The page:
This is the month sprinkled with blossom, sprouting vigorously across the landscape. The fiery gorse is particularly striking at the moment, daring the sun to shine with its abundant yellow flowers. If you are a home brewer now is the time to harness these delicate petals to make gorse wine; their subtle scent of coconut and vanilla will reward you for your patience. It will require some time on your advisedly – gloved hands but is well worth the effort. My earliest memories of Easter was using gorse flowers (called ‘whin’ in the north) to dye the shells of eggs by strewing the petals into the water as they were being hard- boiled. The chocolate varieties were less ubiquitous then! If you are a fan of Dr. Bach you will also know that he prescribes gorse as a remedy for ‘uncertainty’ which is perhaps pertinent this month if you are facing the surge of spring chores; there are so many jobs lined up it is a challenge to know where to begin.
Young seedlings under cover are establishing their roots and stretching their first leaves upwards and out, some are ready to be hardened off but these can be anxious weeks while young delicate plants are still at risk from fluctuating temperatures and there is a constant need for diligence. While they are being nursed their eventual destination beds must be prepared and dressed; not just to fertilise them but to supress the growth of weeds which are also very eager to display their spring vigour.
Weeds aren’t all bad of course and the transition period between winter crops and new season growth is when we can relish the tonic of young nettle tops (gloves on again), dandelion, wild garlic and three-cornered leek. April is a forager’s delight. These wild greens are perfect for using in soups, salads and pesto to bridge the last weeks of the ‘hungry gap’. If you are bent on pulling weeds don’t waste them. They can be mixed or matched with juicy spring onions, broccoli tops, spinach and kales to fill a pie, pack a pancake or served as a side dish; simply sautéed with a good olive or sesame oil, spiced with chilli and fresh ginger or just plain in a quick breakfast omelette. It’s all tasty goodness.
A batch of wild garlic pesto has inspired me to make some Gnocci which are an Italian dumpling, designed to be dressed with any fresh herby sauce. It is a relatively easy process to make Gnocchi but it is worth taking care with proportions and details to avoid heavy, stodgy results. The basic mix of cooked potato, flour and egg should form plump but light pillows of dough that quickly cook and float in a pan of boiling water. The potatoes can be boiled, steamed or roasted as long as they are dry. I prefer to roast them whole, skin on, with a generous handful of course sea salt. The crisp skin is removed when they are still as hot as you can handle them and then pressed through a potato ricer. Some recipes use a 50:50 proportion of flour to potato but I used 200g flour with 600g cooked, peeled potatoes and it worked well.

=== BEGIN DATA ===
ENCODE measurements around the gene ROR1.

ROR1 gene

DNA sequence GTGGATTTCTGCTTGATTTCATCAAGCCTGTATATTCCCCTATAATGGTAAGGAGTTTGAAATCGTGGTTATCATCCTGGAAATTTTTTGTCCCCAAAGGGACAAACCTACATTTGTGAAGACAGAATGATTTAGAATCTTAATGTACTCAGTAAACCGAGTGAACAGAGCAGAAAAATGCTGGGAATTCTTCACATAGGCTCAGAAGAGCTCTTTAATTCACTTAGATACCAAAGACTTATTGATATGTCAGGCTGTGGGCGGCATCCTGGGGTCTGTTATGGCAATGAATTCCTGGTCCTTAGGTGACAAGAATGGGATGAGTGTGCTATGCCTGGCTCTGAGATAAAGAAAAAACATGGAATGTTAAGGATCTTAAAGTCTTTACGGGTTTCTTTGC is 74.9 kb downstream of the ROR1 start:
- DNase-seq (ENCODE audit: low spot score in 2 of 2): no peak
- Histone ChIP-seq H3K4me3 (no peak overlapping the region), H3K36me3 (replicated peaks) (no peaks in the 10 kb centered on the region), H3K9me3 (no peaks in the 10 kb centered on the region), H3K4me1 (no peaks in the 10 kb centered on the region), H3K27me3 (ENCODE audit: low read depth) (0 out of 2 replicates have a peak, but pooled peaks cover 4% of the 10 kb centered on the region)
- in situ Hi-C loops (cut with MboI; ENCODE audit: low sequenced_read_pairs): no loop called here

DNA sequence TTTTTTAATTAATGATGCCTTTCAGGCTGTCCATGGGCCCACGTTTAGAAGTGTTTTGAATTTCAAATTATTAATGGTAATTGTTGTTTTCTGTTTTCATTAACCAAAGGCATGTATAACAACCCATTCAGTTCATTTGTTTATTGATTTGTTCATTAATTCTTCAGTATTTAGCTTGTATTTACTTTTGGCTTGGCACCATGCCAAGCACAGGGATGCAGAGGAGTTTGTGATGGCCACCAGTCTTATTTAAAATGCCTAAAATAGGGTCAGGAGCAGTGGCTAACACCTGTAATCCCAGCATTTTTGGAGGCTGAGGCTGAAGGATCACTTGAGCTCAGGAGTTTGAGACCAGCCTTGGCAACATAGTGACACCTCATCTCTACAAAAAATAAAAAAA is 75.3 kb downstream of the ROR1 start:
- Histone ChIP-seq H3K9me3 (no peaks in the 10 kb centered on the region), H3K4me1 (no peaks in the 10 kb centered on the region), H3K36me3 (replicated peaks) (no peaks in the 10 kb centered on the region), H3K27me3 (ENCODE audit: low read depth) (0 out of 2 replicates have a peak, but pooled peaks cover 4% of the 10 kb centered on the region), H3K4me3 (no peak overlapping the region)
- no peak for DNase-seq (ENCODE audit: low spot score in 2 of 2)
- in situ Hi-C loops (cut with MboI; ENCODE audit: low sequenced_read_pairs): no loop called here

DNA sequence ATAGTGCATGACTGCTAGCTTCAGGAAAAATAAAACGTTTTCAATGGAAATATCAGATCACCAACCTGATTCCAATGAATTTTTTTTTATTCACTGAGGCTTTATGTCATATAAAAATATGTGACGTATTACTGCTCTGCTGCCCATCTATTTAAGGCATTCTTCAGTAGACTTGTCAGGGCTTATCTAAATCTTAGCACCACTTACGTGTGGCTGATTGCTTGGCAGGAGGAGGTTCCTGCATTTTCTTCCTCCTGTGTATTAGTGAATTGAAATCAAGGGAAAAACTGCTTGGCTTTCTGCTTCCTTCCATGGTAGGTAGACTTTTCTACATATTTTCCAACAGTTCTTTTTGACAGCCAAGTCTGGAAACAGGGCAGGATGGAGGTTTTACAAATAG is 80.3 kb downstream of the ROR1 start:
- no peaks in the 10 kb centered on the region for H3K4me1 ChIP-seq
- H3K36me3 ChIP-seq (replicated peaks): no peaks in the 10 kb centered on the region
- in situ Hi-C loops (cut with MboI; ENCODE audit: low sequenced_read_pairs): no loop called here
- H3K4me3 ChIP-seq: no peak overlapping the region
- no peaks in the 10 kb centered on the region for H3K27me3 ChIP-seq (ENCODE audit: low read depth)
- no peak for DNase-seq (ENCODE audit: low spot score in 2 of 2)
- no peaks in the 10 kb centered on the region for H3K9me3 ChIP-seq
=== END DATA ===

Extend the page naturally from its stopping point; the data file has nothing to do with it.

They are classically served pan-seared with browned butter and sage, topped with shears of Parmesan.
3 or 4 medium sized potatoes, roasted and peeled
1/3 quantity organic pasta flour (oo grade)
1 egg, lightly beaten
Sea salt for roasting
½ tsp. fine sea salt for seasoning
Wash and dry the potatoes before placing them on an oven-proof tray with the salt. Roast in a medium hot oven for about 45 minutes, depending on the size. They should be light and fluffy inside with a crispy skin.
Remove the skins while the potatoes are still hot and pass them through a potato ricer. This will incorporate air to the mix but you can also use a mouli or course grater if you don’t have a ricer gadget. Do this over a large wide bowl. When the potato has cooled, tip it into a mound on a clean worktop. Add the measured sieved flour and salt. Make a well in the centre and crack in the egg. Whisk the egg with a fork and gradually work in the surrounding mixture with your fingers. Work gently to form soft dough and stop kneading as soon as it can form a ball. Cut the dough with a pastry cutter or blunt knife into manageable portions to roll into ropes. Use extra flour to dust the board as you work but avoid using too much or it will make the texture heavy. Cut the ropes into even pieces, about 1 inch, roll them against the tines of a fork to leave ridges and line them up on a floured tray or plate. The ridges will help to ‘carry’ the sauce but don’t worry if they aren’t consistent first time; it may take some practice. My first lot are quite free form!
Drop the gnocci into a pan of gently boiling water and remove them with a slotted spoon as soon as they are all floating. This will take about 4 minutes, depending on the size of the pieces. Cook in small batches, drain and serve immediately with the sauce of your choice. If you want to serve them later it is best to cook them and dress with some olive oil to store in the fridge.
They can be reheated in a sauce, under foil in the oven or pan fried in butter and herbs. They are very versatile little pockets of starchy but light bites that are the perfect vehicle for any number of punchy sauces.
So if you are having a bout of ‘uncertainty’ perhaps a warm cup of gorse tea might help you grasp the nettle.